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Re: unsusribbe

roberto wrote:
>It is extremely fascinating to look at the etymology of words, it gives us
>chance to use the precious language to faithfully represent what we really

So true.  For instance, going back a bit further in time to Sanskritic and
Proto-Indo-European roots (linguistic ancestors of Latin), the word "man"
has the meaning of "the mind," "the heart," "deepest or inmost soul," etc.

>To remain on the issue of "the gender of words" it's interesting to see 
>in Latin languages (not to mention more complex idioms like Japanese!) not
>only most objects have a gender but most of these objects can "change sex"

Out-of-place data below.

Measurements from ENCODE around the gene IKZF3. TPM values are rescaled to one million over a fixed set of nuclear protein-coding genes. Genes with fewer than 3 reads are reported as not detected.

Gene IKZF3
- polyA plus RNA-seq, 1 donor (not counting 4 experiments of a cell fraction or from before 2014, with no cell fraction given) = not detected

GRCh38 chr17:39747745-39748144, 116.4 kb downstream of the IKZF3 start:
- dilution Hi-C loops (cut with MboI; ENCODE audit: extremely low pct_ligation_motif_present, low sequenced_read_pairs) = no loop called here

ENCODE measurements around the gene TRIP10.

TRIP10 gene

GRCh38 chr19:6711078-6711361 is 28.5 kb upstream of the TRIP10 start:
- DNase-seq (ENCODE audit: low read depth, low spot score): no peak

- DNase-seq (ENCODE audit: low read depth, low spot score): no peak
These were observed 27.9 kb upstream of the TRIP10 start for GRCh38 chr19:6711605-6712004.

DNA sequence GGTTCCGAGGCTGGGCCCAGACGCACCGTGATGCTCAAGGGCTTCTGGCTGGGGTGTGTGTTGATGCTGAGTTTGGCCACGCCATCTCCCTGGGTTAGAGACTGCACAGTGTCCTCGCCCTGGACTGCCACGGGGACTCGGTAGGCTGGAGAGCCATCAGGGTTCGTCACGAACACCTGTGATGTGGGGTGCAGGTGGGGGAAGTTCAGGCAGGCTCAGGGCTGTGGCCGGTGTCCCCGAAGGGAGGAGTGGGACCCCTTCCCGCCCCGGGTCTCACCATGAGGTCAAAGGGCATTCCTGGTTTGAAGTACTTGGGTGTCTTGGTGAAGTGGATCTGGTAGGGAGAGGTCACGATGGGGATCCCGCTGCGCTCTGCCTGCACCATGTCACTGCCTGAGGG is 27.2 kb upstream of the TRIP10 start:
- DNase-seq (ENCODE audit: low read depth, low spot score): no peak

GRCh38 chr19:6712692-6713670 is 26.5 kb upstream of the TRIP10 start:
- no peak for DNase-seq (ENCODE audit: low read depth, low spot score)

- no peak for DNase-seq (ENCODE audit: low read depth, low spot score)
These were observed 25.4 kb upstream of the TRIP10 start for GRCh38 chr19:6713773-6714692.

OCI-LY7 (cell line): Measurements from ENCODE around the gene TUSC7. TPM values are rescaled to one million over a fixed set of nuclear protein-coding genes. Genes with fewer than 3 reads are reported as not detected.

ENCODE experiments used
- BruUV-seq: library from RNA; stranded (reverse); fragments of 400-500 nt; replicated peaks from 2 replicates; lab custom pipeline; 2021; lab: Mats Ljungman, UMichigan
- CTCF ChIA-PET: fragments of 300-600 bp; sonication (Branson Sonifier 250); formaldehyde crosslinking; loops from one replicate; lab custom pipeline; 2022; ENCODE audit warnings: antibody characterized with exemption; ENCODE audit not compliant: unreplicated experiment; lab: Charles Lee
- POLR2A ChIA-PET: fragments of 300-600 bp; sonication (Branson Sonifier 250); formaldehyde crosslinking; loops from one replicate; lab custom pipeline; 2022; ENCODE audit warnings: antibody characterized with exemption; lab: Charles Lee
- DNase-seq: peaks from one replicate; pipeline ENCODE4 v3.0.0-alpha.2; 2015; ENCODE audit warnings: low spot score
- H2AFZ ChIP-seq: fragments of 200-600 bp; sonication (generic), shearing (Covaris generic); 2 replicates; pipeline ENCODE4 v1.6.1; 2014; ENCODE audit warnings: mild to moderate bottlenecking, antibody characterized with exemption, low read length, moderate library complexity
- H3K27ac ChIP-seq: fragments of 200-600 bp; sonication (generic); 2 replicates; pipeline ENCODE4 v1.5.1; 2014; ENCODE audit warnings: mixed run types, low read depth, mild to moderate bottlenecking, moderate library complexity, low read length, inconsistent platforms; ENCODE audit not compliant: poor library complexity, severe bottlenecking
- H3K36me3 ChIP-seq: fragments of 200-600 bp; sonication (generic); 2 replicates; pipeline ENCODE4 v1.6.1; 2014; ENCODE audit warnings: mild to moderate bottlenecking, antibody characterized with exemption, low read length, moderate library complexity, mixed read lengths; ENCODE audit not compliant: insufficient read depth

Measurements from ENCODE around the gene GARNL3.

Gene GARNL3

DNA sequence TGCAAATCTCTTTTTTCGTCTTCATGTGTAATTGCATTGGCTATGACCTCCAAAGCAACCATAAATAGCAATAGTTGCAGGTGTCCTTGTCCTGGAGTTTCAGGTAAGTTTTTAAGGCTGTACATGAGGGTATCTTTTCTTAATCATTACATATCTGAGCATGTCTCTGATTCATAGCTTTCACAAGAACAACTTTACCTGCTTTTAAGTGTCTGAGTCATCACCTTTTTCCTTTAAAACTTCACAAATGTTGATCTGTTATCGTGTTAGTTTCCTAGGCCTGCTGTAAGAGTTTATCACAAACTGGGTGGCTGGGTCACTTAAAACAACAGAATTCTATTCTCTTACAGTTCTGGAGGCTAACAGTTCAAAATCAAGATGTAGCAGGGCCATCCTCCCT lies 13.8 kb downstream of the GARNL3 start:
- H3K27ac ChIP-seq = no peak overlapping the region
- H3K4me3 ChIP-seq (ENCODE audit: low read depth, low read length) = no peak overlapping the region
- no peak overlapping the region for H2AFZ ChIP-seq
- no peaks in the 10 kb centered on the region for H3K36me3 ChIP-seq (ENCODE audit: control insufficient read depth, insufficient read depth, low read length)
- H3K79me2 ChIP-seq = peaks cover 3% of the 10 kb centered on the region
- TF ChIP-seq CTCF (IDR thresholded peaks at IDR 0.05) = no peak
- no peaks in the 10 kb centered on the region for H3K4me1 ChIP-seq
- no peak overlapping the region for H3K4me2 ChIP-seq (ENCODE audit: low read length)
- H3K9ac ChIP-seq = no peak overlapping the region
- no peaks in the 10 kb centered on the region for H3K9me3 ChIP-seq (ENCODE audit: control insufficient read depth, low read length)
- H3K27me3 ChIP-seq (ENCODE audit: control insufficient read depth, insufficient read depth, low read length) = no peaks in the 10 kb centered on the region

>according to the circumstances. Things like a table or a chair can either
>male or female according to the use they are put to; once you grasp the
>reasons behind this you have learnt a lot about a culture.

This is something most native speakers of English have a difficult time
dealing with in learning a new language.  I remember my Latin teacher in
high school telling us "There's no logic behind it -- don't drive 
crazy trying to figure out why a dog is masculine and a cat is feminine, or
why a door is feminine and a stone masculine -- just memorize the correct
word endings."  Good advice, though it *did* bother me for a while.  After
studying some modern languages I saw his point -- there really is no logic
or reason behind gender of words.  I guess in English it's just one less
thing to worry about, which is fine, since our spelling baffles most new
learners (and many native speakers as well).  I was surprised when learning
Hindi to find that not only do objects (nouns) have different genders, but
the verbs used to speak about the actions these objects perform also change
gender to match the object.  Very intriguing.

My apologies for being WAY OT